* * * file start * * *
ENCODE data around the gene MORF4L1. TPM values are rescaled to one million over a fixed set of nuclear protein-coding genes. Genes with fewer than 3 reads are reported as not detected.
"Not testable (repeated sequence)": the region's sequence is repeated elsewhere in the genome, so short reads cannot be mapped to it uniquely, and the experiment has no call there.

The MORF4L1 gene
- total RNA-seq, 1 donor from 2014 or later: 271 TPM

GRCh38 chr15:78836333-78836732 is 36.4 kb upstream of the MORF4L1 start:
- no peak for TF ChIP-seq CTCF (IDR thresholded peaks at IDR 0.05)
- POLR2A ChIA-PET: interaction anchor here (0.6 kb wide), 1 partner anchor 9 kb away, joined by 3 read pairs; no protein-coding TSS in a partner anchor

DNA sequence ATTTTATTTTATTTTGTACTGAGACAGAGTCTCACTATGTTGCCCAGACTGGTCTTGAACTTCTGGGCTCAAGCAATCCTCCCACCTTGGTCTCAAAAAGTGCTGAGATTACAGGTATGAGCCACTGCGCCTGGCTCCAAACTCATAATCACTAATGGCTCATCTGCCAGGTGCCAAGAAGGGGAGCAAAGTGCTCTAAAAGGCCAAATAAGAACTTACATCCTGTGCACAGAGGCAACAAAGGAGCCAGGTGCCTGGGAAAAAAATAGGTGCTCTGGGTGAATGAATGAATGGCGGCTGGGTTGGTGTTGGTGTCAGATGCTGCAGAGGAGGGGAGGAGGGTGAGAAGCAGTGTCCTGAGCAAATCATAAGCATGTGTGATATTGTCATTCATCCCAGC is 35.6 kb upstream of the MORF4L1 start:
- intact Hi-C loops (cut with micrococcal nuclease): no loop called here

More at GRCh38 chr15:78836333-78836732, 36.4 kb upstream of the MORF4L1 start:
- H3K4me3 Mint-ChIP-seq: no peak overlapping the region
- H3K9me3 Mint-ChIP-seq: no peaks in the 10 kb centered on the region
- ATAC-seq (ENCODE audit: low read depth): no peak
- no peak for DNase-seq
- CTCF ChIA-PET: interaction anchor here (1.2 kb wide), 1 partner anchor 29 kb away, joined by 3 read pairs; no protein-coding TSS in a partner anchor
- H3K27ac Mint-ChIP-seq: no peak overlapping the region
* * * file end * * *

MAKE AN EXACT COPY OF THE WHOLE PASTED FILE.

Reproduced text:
ENCODE data around the gene MORF4L1. TPM values are rescaled to one million over a fixed set of nuclear protein-coding genes. Genes with fewer than 3 reads are reported as not detected.
"Not testable (repeated sequence)": the region's sequence is repeated elsewhere in the genome, so short reads cannot be mapped to it uniquely, and the experiment has no call there.

The MORF4L1 gene
- total RNA-seq, 1 donor from 2014 or later: 271 TPM

GRCh38 chr15:78836333-78836732 is 36.4 kb upstream of the MORF4L1 start:
- no peak for TF ChIP-seq CTCF (IDR thresholded peaks at IDR 0.05)
- POLR2A ChIA-PET: interaction anchor here (0.6 kb wide), 1 partner anchor 9 kb away, joined by 3 read pairs; no protein-coding TSS in a partner anchor

DNA sequence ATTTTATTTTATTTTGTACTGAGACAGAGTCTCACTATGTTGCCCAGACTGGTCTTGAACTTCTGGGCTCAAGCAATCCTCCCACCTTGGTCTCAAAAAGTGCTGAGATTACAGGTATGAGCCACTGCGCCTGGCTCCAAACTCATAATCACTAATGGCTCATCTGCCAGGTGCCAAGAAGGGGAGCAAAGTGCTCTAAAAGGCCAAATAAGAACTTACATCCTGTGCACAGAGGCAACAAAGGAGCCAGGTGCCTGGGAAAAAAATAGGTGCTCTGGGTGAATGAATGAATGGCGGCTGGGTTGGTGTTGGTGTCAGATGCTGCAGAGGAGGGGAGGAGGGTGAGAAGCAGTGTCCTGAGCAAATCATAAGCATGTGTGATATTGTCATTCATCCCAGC is 35.6 kb upstream of the MORF4L1 start:
- intact Hi-C loops (cut with micrococcal nuclease): no loop called here

More at GRCh38 chr15:78836333-78836732, 36.4 kb upstream of the MORF4L1 start:
- H3K4me3 Mint-ChIP-seq: no peak overlapping the region
- H3K9me3 Mint-ChIP-seq: no peaks in the 10 kb centered on the region
- ATAC-seq (ENCODE audit: low read depth): no peak
- no peak for DNase-seq
- CTCF ChIA-PET: interaction anchor here (1.2 kb wide), 1 partner anchor 29 kb away, joined by 3 read pairs; no protein-coding TSS in a partner anchor
- H3K27ac Mint-ChIP-seq: no peak overlapping the region